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Computer crime: Malware Quarterly Report, PandaLabs

Date: August 08, 2005
Source: Computer Crime Research Center
By: compiled by CCRC

As in the first quarter of the year, Adware and Spyware detections were comfortably ahead of each of the rest of the categories, accounting for 51% of the total. Consequently, Adware and Spyware detections alone were greater than the rest of the categories as a whole, albeit to a lesser extent than in the previous quarter (when the percentage of Adware and Spyware detections was 60%).

The total number of Adware and Spyware detections as well as the total number of detections in other categories has increased substantially compared to the previous quarter. In fact, Panda ActiveScan recorded 12% more detections than in the first quarter. This circumstance illustrates the inexistence of any signs of weakness in the epidemic of malware and other threats currently being suffered.

Trojans are the second most widespread threat, representing a solid 21% of all Panda ActiveScan detections this past quarter (3% more than in the first quarter). 27% of detections relating to Trojans are specimens from the Trj/Downloader family, closely related to Adware and Spyware, as explained in the previous quarterly report. Consequently, detections attributed to the Trj/Downloader family represent a fairly substantial 6% of the Panda ActiveScan total.

Worms, however, continue their downward trend, recording only a modest 7% in the total number of Panda ActiveScan detections.

For their part, bots have once again assumed a prominent role, making up 5% of the total detections recorded during this second quarter. The number of incidents generated by this type of malware is similar to traditional worms.

There has been a reaffirmation during the second quarter of 2005 of the already evident decline in mail worms compared to other forms of malware and threats. This trend has been particularly noticeable in two of the most notorious families in malware history: Mydoom and Bagle.

Diverse variants of the unpopular Mydoom and Bagle families have tried to put email users and different companies from the anti- malware industry in a quandary during the second quarter of the year. In spite of attempts to achieve this, none of the attacks launched by these new variants managed to reach anything like worrying levels. In fact, levels of virulence recorded were even less than the previous quarter, which in turn were a mere shadow of levels reached during 2004.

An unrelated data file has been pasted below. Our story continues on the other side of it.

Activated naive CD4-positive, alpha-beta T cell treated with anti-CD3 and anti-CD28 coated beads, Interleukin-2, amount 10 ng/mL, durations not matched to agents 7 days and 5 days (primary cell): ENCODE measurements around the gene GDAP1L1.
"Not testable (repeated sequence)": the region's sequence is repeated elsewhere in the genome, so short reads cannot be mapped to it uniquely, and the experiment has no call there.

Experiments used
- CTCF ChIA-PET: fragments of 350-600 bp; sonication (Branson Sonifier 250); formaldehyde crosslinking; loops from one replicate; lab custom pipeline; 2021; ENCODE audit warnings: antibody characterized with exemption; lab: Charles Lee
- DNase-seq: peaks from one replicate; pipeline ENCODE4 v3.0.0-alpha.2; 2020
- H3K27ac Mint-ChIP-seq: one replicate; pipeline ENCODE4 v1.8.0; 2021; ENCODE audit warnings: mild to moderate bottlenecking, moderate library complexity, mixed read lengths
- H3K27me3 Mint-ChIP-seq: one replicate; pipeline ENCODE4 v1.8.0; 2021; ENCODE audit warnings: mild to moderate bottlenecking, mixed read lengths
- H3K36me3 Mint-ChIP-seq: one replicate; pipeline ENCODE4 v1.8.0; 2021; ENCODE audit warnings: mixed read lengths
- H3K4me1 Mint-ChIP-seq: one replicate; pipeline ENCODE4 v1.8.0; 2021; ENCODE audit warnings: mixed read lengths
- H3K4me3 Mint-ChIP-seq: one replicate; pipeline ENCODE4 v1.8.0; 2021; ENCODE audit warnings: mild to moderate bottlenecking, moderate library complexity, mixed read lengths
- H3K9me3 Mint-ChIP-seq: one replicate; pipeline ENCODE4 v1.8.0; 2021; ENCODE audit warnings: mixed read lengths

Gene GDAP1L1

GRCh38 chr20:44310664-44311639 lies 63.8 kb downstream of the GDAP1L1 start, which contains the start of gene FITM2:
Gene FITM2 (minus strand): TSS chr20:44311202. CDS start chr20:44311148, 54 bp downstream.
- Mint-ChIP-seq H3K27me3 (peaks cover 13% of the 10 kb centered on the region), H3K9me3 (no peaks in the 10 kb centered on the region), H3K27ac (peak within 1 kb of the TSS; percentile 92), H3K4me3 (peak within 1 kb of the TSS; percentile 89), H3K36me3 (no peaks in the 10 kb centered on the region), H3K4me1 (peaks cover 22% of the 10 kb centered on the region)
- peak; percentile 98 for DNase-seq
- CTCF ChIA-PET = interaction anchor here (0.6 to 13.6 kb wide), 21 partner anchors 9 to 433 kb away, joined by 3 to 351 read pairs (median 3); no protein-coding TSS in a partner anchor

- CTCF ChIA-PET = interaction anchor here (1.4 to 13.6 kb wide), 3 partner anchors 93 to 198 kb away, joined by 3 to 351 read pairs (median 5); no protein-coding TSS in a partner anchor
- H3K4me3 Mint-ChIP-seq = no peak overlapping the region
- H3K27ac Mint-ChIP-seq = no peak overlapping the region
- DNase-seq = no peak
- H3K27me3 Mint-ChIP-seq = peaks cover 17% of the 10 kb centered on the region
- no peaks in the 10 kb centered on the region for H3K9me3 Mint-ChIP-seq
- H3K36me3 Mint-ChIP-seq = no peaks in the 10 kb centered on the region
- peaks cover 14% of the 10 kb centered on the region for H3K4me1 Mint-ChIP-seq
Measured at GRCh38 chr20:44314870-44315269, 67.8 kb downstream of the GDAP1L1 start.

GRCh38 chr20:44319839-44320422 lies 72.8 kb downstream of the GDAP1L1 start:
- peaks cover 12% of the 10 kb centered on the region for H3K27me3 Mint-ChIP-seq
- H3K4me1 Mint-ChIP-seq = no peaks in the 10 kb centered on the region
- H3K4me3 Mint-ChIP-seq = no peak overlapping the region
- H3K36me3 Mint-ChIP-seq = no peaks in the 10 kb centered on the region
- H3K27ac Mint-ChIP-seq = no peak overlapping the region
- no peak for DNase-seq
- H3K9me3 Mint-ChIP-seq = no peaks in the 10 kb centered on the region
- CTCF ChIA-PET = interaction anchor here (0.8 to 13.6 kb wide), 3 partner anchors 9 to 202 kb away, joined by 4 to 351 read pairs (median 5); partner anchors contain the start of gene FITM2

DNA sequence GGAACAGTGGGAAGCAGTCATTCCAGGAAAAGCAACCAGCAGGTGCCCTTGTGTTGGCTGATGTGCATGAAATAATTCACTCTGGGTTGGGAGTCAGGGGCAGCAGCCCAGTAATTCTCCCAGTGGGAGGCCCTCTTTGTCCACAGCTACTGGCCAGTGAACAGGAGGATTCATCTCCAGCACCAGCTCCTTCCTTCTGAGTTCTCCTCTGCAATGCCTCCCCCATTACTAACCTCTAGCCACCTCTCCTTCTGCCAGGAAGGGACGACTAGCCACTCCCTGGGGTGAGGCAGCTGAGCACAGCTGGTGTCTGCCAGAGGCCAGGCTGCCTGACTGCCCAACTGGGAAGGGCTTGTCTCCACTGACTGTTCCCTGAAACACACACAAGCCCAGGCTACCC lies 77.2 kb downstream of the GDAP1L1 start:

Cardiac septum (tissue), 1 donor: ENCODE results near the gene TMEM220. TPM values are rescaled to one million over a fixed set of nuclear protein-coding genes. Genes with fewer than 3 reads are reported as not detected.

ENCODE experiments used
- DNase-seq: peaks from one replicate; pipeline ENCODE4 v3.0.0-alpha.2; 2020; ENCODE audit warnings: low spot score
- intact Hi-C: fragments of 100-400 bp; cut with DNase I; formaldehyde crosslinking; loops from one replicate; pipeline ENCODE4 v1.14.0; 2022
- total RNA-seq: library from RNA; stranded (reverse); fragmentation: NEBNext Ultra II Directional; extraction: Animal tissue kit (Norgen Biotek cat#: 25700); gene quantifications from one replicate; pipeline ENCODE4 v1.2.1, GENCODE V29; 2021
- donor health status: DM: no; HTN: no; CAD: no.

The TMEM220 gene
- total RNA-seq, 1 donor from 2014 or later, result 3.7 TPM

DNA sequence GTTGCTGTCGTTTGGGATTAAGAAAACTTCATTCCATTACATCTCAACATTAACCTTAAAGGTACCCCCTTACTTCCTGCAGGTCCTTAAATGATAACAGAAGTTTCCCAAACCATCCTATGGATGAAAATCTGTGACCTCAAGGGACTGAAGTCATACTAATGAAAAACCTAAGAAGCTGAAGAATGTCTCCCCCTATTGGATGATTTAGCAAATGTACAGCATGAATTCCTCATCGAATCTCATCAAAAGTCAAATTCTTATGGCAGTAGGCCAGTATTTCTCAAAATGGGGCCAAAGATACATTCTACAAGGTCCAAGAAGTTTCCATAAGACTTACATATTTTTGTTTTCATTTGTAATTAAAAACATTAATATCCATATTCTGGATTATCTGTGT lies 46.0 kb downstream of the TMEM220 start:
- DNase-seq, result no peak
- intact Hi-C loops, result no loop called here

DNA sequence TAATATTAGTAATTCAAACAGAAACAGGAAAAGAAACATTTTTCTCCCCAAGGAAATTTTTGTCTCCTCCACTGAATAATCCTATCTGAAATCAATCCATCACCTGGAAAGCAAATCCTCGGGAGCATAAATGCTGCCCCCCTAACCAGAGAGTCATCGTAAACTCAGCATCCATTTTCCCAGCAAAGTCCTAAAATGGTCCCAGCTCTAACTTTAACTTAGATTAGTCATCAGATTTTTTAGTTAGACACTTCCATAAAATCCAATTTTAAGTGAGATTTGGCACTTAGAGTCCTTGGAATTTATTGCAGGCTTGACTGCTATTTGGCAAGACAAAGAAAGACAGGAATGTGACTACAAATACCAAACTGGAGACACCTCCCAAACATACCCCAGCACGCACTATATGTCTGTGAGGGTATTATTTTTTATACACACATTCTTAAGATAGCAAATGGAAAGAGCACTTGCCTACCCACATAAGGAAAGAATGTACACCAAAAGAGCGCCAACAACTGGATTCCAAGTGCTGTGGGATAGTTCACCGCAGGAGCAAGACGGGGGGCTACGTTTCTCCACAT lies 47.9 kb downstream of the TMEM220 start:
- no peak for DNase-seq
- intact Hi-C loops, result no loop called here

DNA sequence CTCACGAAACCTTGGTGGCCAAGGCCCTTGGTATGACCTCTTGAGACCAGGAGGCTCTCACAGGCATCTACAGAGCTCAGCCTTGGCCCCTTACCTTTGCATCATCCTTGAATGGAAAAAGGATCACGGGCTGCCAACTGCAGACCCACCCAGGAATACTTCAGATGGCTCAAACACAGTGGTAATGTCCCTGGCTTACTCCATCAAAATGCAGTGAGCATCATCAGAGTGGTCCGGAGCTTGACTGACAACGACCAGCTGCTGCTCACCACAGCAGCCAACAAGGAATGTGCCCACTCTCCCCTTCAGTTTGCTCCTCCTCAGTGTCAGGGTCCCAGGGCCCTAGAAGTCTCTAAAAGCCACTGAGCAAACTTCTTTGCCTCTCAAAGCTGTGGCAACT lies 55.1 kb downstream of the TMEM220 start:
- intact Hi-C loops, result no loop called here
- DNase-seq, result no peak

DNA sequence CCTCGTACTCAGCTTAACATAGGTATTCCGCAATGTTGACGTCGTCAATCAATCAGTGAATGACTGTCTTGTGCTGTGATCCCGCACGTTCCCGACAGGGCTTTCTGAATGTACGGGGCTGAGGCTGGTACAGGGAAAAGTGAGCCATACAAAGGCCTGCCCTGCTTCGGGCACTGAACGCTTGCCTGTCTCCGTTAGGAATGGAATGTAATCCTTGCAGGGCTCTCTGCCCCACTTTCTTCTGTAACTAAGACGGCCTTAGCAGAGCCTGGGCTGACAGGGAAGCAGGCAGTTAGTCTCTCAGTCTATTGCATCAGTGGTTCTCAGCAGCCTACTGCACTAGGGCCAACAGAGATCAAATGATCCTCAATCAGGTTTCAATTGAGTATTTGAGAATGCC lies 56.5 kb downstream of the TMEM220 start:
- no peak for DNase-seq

During the second quarter of the year, PandaLabs did not record any situation that could be considered as an alert due to incidents attributable to these two malware families (remember there were two orange alert situations during the first quarter of the year caused by W32/Mydoom.AO.worm and W32/Bagle.BL.worm respectively).

If, fortunately, the “activity” of different variants of Mydoom and Bagle did not manage to rise to the occasion, the activity related to the numerous variants belonging to the Mytob family distributed throughout the second quarter of the year faired slightly better. This second quarter saw an authentic wave of very similar variants, which appeared to claim the dubious distinction of king of the mass mailing worms.

PandaLabs recorded an incredible 1169% increase in the number of new variants identified for the W32/Mytob.worm family compared to the previous quarter.

The unique distribution pattern that has characterized the Mytob clone army is closely related to a fortunate circumstance that arose at the end of 2004: malware creators are finding it increasingly difficult to produce global epidemics with a single malware specimen.

This situation has become especially relevant among email worms, whose propagation capability depends on the success of a social engineering technique: after a disastrous 2004, plagued with incidents resulting from this type of malware, there are an increasing number of email users that take precautions before opening attachments.

Naturally, greater user awareness has not been the only catalyst in this situation. The role of companies in the IT security sector and their clients, who ultimately deploy the defensive measures offered, has been equally important.

It's a case of the proverbial bad penny, as they say. During the second quarter of this year, PandaLabs recorded a reasonable number of new variants for the W32/Sober.worm family. Although the volume in itself was not significant, it was enough for the puppeteers that operate in the shadows to achieve substantial “success”. As a result, PandaLabs ordered a state of Orange Alert on May 3rd due to the increasing number of detections of the W32/Sober.V.worm specimen. This state of alert continued for various days.

It should be pointed out that the W32/Sober.V.worm was initially blocked